9) The New Mexico Museum of Space History and International Space Hall Of Fame, Alamogordo, New Mexico —This museum in this small New Mexico city was something I’d driven by several times and thought meh. But just before relocating, I went there with my parents. Want to try and land a space shuttle? Try the simulator here. It’s incredibly hard (my dad and I each crashed, although I almost made it). Space suits, launch sounds, equipment, meals, and photos of key figures in space exploration history plus real ships on display, including a simulated Gemini capsule so you can see if you’d fit. Truly amazing! And they’ve got an Imax theatre and planetarium as well. Well worth a trip. The emergency shuttle landing zone which was used once or twice is also here along with the amazing White Sands missle range and original ground zero from the first nuclear bomb test, and white sand dunes where you can sled in boiling summer heat. From SF writers like Asimov to scientists, the hall of fame alone inspired my imagination and encouraged my dreaming.
10) The Colorado Rockies —Majestic, mighty, beautiful: there’s nothing and no place quite like them. I loved the Alps, especially the Matterhorn, but from a young age, the Rockies captured my heart, reinforced my belief in a higher power, and reminded me that when God paints, it out shines anything man can do or imagine. The breeze off the mountains tingles my skin like the breath of heaven blowing down. It’s a spiritual experience for me and my own love of and passion for the Rocky Mountains is part of what bonded me with John Denver and his music so much and still does.
Well, in no particular order, those of 10 places which have inspired me greatly in my life and creative work. As we all know, inspiration and experience are key to good writing. So what’s the writetip for this week? It’s to live a little, explore, discover, and learn whenever and wherever you can. Your readers will thank you for it. Your editors, too. But no one will be enriched by it more than yourself. Where have you gone or always wanted to that inspires you and why? I’d love to compare notes in comments. And Friday, I’ll be guest posting on my blog tour about how my world travels have informed my world view and influenced my writing. For what it’s worth…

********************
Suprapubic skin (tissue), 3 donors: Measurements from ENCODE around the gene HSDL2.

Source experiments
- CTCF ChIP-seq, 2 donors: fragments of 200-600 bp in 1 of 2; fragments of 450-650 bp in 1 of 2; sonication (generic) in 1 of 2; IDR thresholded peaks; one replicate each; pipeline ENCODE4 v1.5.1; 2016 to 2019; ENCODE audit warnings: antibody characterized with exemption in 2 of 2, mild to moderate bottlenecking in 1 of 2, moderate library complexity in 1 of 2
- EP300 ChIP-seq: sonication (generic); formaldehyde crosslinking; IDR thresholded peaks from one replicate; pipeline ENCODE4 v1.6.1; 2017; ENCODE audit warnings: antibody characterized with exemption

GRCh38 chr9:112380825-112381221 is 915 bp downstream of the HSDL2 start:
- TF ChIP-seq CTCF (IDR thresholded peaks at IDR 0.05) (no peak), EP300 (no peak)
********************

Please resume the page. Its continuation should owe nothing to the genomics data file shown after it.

Bryan Thomas Schmidt is the author of the space opera novels The Worker Prince, a Barnes & Noble Book Clubs Year’s Best SF Releases of 2011 Honorable Mention, and The Returning, the collection The North Star Serial, Part 1, and several short stories featured in anthologies and magazines. He edited the anthology Space Battles: Full Throttle Space Tales #6 for Flying Pen Press, headlined by Mike Resnick. As a freelance editor, he’s edited a novels and nonfiction. He’s also the host of Science Fiction and Fantasy Writer’s Chatevery Wednesday at 9 pm EST on Twitter under the hashtag #sffwrtcht. A frequent contributor to Adventures In SF Publishing, Grasping For The Wind and SFSignal, he can be found online as @BryanThomasS on Twitter or via his website. Bryan is an affiliate member of the SFWA.